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This new platform matches Ukrainian refugees with American sponsors

Americans can sponsor Ukrainians resettlement in the U.S., but typically, they have to know who to help. A new tool connects potential sponsors with Ukrainians they’ve never met.

This new platform matches Ukrainian refugees with American sponsors
[Illustration: Fast Company]

Two months ago, as millions of Ukrainians had been displaced by the Russian invasion, the U.S. government announced a unique new program: Any American can sponsor a Ukrainian for temporary refuge, with room for as many as 100,000 placements. In the past, similar “humanitarian parole” programs were often limited to immediate family.

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Most of the first applicants, unsurprisingly, had personal connections to the people they sponsored—friends, family, employees. But a new website is designed to now help connect potential sponsors with Ukrainians they’ve never met. (To participate in the government program, sponsors need to have a match before they apply.)

“There are thousands of additional Americans who want to sponsor, but need help being matched with a Ukrainian beneficiary,” says Nazanin Ash, CEO of Welcome.US, a nonprofit that originally launched last year to help the government resettle tens of thousands of Afghan refugees, and that developed the new tool with help from Goldman Sachs, ServiceNow, Infosys, and the Breakthrough Prize Foundation’s Tech for Refugees Initiative. The organization has partnered with the government to help provide information about the federal program, Uniting for Ukraine.

Sponsors who sign up on the new site, called Welcome Connect, are taken through training modules that explain what sponsorship entails—among other things, sponsors may provide housing and financial support—and other guides and tools. Then they fill out a profile about themselves, including details about their community. Ukrainian citizens can separately fill out profiles, and then will be able to browse through listings of sponsors and reach out if they want to chat with someone. Sponsors won’t be able to look through profiles until they’re contacted. “We didn’t want any of the incentives for a beneficiary to sort of be ‘selling’ themselves to sponsors, because they’re already in such a vulnerable position,” says Rachel Quint, vice president for project operations and strategy at Welcome.US, who helped lead the development of the new platform.

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When a beneficiary and sponsor decide that they’re a match, they’re sent to a government site to officially apply for the federal program, which is called Uniting for Ukraine. The government screens both potential sponsors, to make sure that refugees will be safe, and Ukrainians. After approval, refugees can come to the U.S. within 90 days, and then stay temporarily, for up to two years.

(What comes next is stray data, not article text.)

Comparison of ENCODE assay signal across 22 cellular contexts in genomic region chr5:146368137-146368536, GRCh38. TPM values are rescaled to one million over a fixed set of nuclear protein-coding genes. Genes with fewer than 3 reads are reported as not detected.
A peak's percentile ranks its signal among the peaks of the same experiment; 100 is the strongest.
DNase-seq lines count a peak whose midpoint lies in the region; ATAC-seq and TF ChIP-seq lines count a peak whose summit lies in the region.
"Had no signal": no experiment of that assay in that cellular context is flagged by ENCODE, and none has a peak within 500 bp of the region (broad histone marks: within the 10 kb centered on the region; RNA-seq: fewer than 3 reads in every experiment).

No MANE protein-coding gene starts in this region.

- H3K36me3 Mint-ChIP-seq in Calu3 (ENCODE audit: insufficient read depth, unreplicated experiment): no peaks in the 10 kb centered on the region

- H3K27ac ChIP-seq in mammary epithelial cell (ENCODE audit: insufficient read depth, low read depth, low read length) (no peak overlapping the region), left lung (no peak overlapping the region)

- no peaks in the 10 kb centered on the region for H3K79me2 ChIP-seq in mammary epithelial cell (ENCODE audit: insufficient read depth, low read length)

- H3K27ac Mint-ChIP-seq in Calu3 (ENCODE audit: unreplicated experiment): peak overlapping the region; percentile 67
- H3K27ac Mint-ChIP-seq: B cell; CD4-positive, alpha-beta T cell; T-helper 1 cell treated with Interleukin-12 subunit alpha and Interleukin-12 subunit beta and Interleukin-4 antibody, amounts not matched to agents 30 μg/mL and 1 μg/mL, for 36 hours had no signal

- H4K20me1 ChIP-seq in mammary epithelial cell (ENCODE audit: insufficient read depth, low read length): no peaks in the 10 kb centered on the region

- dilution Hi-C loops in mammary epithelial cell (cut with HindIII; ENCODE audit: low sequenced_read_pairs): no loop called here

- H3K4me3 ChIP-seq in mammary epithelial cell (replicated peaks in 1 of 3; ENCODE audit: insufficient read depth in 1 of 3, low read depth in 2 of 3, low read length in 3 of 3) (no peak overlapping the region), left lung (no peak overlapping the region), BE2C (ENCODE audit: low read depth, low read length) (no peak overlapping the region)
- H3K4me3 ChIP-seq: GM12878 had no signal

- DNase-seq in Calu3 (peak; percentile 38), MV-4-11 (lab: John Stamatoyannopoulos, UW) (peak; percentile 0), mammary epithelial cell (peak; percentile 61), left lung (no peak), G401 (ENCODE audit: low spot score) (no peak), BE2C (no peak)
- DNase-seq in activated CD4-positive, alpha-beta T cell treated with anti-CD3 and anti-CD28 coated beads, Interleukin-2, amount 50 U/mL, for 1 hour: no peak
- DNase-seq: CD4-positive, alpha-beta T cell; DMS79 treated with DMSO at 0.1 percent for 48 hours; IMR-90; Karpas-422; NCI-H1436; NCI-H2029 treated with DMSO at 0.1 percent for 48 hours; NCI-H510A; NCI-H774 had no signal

In the first two months of the Uniting for Ukraine program, before this new platform existed, the response was already huge, with Americans submitting more than 52,000 applications to the government. “Americans have lined up to sponsor more refugees than the whole of our government systems admitted in each of the last three fiscal years combined,” says Ash. “Which is just an extraordinary indication of Americans’ willingness and capacity to directly help support, sponsor, resettle refugees.” More than 6,000 others had reached out to Welcome.US to say that they wanted to help, but didn’t have a match. While some pairings have tried to connect via Facebook, and Welcome.US had made a few connections directly, the new platform is designed to make the process as safe and easy as possible.

The typical refugee resettlement process can take up to three years; Ash says that Uniting for Ukraine is a good model for how refugees in general could find new homes faster. “In sort of democratizing refugee resettlement, and making it possible for everyday Americans to do this work, we are vastly expanding the capacity of the United States to receive refugees,” she says. “The number of refugees that we can receive are no longer dictated by the government pipes, and what the government systems and the public dollars can bear. They’re now leveraging the extraordinary capacity and willingness of the American people and a much broader range of service, faith, and other institutions, who are willing and able to support and resettle refugees, but weren’t previously given the opportunity or the opening.”

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About the author

Adele Peters is a staff writer at Fast Company who focuses on solutions to some of the world's largest problems, from climate change to homelessness. Previously, she worked with GOOD, BioLite, and the Sustainable Products and Solutions program at UC Berkeley

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